'Chicken Soup' Includes Work of Chatham Woman
Karen Lewis Jackson sold an autobiographical story to the acclaimed series.
When Chatham author Karen Lewis Jackson walked into a nonfiction workshop at a writer's conference in Allentown, Pa. last year, she did not expect it would lead her to eventually get an essay published in one of the "Chicken Soup for the Soul" books.
Yet that's exactly what happened.
Jackson followed the instructor of the nonfiction workshop to another lecture on writing specifically for the "Chicken Soup" series. After the instructor finished her presentation, Jackson said, "she said, 'There's one coming out, it's about the power of positive thinking. Does anyone have any story ideas?'"
Jackson, who served as the president of Chatham High School's Parent Teacher Organization from 2010 to 2012, had the perfect story.
"It's the story of my daughter. She's dyslexic, and she never used to win school awards. You never saw a kid who worked harder, but every time there was an awards ceremony she would come home heartbroken," Jackson said.
Yet every year at Chatham High's annual awards ceremony, Tori Jackson sat in the auditorium and cheered for her classmates as they won the awards she coveted.
"Senior year comes around, and she said, 'I'm not going, I'm not going. It's always the most horrible experience every year. I'm not going.'"
What Tori didn't know—but Karen did—was that she had won an award that year: the Eleanor Shipler English Award.
"She won an English award—an English award! My dyslexic daughter, who worked her butt off through all these difficult programs so she could read and write at grade level," Jackson exclaimed.
Jackson convinced her daughter to attend the ceremony under the guise of supporting a friend, who was to win a scholarship. The night of the ceremony, she snuck into the Chatham High auditorium early so Tori wouldn't see her.
"Eight hundred people in that auditorium, and where do you think she sits? Right in front of me!" Jackson said, laughing at the memory. "I thought the game was up, but she just turned and said to me, 'Oh, it's so nice of you to come and support Jessie!"
When Tori's name was called, she turned around and looked at her mother. "She couldn't believe it. She turned around and asked, 'Did you know?'" Jackson said.
The instructor encouraged Jackson to submit the story to "Chicken Soup," which, after checking with Tori, she did. It was accepted in August, and will be included in the upcoming collection entitled, "Chicken Soup for the Soul: The Power of Positive: 101 Inspirational Stories about Changing Your Life through Positive Thinking."
Jackson shared part of the story with Chatham Patch that she didn't include in the draft she submitted to "Chicken Soup." "I wrote to the Shipler family to say thank you," she said. "The guy wrote me back. He said they've been giving the award for 21 years and they get lots of letters from students, but this was the first letter they'd ever got from a parent."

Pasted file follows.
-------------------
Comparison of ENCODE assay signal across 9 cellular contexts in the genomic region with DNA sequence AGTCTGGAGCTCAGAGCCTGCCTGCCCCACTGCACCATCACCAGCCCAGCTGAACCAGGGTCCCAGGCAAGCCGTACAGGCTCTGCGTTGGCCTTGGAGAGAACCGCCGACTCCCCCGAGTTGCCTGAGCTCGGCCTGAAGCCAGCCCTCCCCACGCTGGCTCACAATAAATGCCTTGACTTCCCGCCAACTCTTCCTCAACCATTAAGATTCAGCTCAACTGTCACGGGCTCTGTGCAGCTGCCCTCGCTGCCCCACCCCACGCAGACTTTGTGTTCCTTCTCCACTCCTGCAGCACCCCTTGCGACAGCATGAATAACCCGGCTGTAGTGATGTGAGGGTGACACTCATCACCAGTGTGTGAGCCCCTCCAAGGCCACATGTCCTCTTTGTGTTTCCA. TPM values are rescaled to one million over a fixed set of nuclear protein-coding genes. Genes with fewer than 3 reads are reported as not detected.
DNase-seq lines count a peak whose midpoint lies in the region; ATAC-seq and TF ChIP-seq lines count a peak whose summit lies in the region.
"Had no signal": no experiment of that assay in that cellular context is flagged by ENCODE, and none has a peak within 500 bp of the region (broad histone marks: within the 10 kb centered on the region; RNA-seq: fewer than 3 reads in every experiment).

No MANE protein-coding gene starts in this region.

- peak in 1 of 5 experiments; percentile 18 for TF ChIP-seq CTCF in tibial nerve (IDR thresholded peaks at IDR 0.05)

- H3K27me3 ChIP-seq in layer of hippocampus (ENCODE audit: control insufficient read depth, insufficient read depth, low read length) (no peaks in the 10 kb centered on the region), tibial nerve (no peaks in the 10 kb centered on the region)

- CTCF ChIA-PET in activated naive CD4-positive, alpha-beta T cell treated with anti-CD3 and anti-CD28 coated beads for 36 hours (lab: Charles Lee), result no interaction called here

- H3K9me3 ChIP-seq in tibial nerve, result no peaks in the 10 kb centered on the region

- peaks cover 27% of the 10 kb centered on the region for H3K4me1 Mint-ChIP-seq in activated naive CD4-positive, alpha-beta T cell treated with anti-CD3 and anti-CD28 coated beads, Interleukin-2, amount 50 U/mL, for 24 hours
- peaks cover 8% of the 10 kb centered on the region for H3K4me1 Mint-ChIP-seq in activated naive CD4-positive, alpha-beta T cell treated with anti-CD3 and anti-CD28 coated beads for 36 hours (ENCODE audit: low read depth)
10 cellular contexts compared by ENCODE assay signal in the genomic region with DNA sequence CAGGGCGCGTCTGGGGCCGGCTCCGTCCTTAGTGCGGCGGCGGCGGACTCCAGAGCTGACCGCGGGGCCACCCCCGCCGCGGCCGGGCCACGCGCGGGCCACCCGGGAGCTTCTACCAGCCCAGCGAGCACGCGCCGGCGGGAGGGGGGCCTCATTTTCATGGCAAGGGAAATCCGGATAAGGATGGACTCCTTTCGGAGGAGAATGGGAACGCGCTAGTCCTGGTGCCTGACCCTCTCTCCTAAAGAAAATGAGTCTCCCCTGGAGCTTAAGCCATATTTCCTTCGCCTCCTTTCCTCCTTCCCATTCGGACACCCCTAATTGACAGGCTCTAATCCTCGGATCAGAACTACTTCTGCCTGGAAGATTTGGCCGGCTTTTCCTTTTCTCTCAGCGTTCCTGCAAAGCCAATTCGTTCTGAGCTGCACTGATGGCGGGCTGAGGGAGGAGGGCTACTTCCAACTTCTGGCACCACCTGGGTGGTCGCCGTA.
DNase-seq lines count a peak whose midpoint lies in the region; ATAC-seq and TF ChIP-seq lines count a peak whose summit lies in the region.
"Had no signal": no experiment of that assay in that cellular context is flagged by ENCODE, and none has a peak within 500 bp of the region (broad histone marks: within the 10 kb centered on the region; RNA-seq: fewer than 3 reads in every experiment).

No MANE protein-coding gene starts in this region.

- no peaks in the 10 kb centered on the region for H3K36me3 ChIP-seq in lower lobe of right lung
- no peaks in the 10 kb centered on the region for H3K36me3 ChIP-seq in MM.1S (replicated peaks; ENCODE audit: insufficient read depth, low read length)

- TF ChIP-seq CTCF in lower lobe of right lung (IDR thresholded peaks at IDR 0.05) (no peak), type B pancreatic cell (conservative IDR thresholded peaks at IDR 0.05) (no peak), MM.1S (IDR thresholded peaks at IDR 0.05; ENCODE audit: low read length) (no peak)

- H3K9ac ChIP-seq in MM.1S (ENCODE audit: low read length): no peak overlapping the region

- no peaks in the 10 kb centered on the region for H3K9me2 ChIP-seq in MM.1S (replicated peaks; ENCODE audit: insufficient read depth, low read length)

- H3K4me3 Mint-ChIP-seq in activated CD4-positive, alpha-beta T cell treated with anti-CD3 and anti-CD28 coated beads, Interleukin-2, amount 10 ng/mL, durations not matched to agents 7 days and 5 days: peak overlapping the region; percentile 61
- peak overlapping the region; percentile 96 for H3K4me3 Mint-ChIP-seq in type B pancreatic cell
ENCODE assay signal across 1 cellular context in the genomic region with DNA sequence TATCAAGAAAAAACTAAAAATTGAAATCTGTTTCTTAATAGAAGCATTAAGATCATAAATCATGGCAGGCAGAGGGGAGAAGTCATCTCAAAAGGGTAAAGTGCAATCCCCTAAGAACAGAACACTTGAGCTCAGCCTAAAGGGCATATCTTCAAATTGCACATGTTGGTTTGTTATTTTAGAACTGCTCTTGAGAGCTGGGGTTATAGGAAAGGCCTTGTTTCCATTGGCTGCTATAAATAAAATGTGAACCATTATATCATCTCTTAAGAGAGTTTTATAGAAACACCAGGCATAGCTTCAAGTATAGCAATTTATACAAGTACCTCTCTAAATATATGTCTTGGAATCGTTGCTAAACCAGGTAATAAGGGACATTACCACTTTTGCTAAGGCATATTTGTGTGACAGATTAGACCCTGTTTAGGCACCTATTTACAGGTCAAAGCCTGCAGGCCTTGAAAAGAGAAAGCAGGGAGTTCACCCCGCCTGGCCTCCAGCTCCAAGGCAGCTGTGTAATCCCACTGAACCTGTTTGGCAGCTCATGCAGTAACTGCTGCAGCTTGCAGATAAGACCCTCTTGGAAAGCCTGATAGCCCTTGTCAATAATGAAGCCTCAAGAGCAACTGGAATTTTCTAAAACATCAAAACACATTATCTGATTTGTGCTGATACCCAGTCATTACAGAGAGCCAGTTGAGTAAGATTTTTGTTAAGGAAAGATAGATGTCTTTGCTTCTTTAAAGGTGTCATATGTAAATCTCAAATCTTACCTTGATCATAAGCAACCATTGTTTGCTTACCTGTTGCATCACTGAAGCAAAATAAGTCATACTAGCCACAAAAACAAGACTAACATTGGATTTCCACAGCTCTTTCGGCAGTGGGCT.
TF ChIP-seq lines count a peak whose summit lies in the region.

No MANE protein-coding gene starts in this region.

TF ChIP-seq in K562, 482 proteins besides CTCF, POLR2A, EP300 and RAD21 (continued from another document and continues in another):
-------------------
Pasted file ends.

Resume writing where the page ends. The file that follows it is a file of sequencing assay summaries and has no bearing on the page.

Eleanor K. Shipler was an English teacher in Chatham. She died in 1991. Her son wrote to Jackson that the award was never meant to go to the student with the highest grades or the most honors. "They wanted this award to be different. they wanted it to be for a kid who really worked hard and never gave up, and that was Tori," Jackson said.
Jackson knows that some people, in Chatham and throughout the country, find it difficult to speak openly about the challenges and problems they face. She simply isn't one of them.
"Because it's been front-and-center in our lives since Tori was in kindergarten, [my kids] are used to, for better or for worse, me talking about it constantly," she said.
Instead of making them ashamed, Jackson said her openness about the learning disabilities in her family "saved us, because it got us help. Me talking about it constantly helped us find support groups, helped us find programs, helped me find books, helped me then to be able to help other people."
Tori caught on, and now, Jackson said proudly, she is "unafraid to advocate for herself. She says it. She asks for the help she needs, and she's been very successful."
This is one of Jackson's first array into nonfiction. She edited a self-published cookbook written by her uncle George Lewis in 2009. she said the book is more of a memoir of her family's immigration from Lebanon and settling in central New York in the early 1900s, "with some recipes mixed in."
She has previously written fiction pieces in small magazines, and soon will publish a piece with The Writer's Circle.
Jackson, her husband Steve, Tori and their oldest son Mark are all alumni of Canisius College in Buffalo, N.Y. Montana, the youngest of the Jackson clan, is in the U.S. Marines.
"Chicken Soup for the Soul: The Power of Positive: 101 Inspirational Stories about Changing Your Life through Positive Thinking." will be released online and in stores on Oct. 23, and is available for preorder on Amazon.